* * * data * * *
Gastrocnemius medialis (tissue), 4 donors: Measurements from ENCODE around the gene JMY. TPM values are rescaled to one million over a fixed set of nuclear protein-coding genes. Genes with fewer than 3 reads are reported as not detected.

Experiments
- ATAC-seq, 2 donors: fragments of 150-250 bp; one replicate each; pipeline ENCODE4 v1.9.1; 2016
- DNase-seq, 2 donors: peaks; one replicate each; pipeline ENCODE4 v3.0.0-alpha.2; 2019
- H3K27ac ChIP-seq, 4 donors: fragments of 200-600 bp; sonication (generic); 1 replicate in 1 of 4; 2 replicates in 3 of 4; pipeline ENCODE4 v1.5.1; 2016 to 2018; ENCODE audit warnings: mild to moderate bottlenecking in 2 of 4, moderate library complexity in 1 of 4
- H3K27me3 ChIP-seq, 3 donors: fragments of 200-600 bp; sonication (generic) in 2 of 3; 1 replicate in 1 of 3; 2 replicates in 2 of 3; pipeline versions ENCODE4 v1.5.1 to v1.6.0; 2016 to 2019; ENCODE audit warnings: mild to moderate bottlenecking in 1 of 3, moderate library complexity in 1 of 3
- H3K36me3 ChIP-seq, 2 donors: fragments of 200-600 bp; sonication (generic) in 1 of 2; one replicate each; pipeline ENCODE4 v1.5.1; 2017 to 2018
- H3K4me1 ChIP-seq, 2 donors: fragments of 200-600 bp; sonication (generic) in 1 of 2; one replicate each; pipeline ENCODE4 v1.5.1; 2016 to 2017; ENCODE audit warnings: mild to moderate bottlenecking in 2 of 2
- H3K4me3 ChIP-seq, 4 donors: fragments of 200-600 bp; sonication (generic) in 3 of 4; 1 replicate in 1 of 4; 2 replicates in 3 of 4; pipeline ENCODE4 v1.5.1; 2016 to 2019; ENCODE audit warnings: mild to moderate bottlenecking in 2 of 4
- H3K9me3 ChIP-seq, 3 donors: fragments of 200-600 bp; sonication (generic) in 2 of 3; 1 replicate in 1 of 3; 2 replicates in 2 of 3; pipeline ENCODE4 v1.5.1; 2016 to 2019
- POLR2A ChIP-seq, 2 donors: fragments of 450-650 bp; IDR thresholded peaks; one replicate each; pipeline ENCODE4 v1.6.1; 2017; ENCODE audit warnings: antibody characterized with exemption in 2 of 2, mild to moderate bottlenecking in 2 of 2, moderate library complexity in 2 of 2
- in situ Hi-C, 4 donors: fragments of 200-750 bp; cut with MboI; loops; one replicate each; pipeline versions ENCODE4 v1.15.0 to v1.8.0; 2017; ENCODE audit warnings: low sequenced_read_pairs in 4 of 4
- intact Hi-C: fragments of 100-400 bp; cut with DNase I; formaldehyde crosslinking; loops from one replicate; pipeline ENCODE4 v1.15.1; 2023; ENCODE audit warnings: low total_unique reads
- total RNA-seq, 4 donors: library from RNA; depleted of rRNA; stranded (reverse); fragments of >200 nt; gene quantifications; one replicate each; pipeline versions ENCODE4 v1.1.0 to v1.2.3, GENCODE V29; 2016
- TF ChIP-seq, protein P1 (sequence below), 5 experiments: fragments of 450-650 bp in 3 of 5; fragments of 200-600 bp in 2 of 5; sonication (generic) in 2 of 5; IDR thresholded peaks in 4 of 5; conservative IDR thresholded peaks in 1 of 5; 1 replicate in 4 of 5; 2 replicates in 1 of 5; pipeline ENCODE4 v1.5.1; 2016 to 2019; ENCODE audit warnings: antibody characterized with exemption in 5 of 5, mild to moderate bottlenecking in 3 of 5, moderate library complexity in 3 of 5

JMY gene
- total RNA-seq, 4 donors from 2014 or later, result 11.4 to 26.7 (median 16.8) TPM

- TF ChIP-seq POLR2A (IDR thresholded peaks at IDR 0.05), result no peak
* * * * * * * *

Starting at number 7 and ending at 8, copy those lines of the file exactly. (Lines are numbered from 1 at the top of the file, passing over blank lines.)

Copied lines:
- H3K36me3 ChIP-seq, 2 donors: fragments of 200-600 bp; sonication (generic) in 1 of 2; one replicate each; pipeline ENCODE4 v1.5.1; 2017 to 2018
- H3K4me1 ChIP-seq, 2 donors: fragments of 200-600 bp; sonication (generic) in 1 of 2; one replicate each; pipeline ENCODE4 v1.5.1; 2016 to 2017; ENCODE audit warnings: mild to moderate bottlenecking in 2 of 2